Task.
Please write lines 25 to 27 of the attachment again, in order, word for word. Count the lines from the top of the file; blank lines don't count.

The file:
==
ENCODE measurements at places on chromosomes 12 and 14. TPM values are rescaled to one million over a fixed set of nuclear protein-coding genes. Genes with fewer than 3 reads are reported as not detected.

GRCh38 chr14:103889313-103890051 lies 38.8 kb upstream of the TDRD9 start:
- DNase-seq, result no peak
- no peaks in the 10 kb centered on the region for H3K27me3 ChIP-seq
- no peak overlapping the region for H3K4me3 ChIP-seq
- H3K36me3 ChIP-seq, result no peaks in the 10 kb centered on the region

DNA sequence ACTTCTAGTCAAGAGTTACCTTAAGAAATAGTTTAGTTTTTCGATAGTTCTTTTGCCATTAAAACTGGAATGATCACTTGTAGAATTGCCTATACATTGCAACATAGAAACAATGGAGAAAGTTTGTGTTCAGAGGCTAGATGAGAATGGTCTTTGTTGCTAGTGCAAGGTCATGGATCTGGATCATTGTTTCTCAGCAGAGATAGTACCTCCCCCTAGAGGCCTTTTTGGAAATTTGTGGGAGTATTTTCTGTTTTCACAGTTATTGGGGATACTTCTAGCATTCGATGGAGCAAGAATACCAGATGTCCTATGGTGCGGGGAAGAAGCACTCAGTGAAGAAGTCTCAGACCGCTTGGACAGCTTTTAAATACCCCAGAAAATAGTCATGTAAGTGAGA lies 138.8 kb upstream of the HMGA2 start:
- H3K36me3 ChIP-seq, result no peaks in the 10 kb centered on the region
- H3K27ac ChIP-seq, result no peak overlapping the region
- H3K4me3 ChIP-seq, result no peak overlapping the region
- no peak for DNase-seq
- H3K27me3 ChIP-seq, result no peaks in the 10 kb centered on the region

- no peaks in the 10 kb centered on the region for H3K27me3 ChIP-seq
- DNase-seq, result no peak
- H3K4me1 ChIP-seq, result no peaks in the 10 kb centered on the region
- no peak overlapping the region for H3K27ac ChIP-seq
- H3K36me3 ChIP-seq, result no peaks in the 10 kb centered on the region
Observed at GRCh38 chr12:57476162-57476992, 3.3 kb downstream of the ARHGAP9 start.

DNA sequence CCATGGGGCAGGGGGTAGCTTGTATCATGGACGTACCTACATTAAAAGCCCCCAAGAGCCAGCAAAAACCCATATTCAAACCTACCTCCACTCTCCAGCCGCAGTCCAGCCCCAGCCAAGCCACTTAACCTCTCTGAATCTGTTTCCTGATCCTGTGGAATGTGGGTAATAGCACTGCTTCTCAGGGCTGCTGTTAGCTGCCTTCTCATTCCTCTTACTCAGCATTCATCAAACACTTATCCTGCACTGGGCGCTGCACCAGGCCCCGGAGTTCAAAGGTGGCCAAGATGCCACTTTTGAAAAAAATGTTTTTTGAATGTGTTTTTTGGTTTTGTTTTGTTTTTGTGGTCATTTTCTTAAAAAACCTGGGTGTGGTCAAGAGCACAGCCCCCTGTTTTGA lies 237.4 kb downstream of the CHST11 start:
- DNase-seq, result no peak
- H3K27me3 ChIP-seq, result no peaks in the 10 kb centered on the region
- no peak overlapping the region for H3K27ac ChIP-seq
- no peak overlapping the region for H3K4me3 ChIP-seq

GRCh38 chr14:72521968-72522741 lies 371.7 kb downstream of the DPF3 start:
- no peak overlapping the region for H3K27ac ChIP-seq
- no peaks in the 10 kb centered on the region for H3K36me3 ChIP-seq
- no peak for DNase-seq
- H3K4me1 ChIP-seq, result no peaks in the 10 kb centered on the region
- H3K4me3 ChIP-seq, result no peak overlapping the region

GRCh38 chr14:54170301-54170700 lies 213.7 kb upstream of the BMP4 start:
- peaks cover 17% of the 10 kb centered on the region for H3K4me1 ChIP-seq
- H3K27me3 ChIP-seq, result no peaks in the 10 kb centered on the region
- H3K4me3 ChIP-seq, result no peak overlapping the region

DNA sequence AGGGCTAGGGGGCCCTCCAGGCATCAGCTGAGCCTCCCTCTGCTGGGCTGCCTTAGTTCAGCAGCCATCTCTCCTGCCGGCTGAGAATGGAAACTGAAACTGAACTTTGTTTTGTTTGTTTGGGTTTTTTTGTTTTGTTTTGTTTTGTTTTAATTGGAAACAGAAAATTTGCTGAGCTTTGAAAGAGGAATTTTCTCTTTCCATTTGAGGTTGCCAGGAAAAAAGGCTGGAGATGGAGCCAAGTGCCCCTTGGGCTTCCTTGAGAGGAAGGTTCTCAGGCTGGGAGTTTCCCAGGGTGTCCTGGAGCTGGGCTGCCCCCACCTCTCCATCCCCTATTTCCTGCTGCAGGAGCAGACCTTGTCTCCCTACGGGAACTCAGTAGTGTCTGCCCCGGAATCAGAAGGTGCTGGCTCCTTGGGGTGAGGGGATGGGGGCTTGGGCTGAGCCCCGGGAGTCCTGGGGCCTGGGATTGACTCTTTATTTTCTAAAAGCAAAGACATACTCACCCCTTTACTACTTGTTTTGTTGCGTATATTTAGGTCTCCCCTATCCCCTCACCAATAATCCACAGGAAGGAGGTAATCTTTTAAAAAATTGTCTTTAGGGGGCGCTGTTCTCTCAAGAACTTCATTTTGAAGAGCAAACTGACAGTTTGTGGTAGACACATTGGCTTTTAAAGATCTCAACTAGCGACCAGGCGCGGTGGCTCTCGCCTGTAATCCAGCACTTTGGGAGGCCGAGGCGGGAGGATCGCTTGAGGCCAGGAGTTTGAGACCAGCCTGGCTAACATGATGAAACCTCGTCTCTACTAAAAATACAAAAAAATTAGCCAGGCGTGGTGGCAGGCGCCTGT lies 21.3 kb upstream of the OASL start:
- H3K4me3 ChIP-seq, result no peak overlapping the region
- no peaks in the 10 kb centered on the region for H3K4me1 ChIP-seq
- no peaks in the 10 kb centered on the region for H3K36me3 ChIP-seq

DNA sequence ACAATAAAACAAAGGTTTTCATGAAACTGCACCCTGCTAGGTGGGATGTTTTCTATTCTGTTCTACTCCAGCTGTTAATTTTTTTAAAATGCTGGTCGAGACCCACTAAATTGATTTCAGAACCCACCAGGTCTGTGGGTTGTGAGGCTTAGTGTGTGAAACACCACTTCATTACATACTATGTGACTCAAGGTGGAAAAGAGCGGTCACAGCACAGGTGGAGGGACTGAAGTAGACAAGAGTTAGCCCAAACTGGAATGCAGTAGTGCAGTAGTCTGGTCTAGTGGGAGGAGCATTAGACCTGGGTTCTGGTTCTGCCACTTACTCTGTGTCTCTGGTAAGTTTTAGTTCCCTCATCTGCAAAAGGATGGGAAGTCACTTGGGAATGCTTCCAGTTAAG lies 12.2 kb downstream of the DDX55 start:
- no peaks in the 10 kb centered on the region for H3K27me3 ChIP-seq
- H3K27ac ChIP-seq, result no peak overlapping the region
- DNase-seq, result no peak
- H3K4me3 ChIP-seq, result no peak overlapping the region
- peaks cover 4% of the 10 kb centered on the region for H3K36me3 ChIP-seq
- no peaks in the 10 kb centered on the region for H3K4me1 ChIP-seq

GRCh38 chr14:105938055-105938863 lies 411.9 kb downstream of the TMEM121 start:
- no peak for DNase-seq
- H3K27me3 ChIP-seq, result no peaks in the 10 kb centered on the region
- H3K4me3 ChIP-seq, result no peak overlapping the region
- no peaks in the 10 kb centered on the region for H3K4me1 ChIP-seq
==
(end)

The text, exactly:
- no peak overlapping the region for H3K27ac ChIP-seq
- no peaks in the 10 kb centered on the region for H3K36me3 ChIP-seq
- no peak for DNase-seq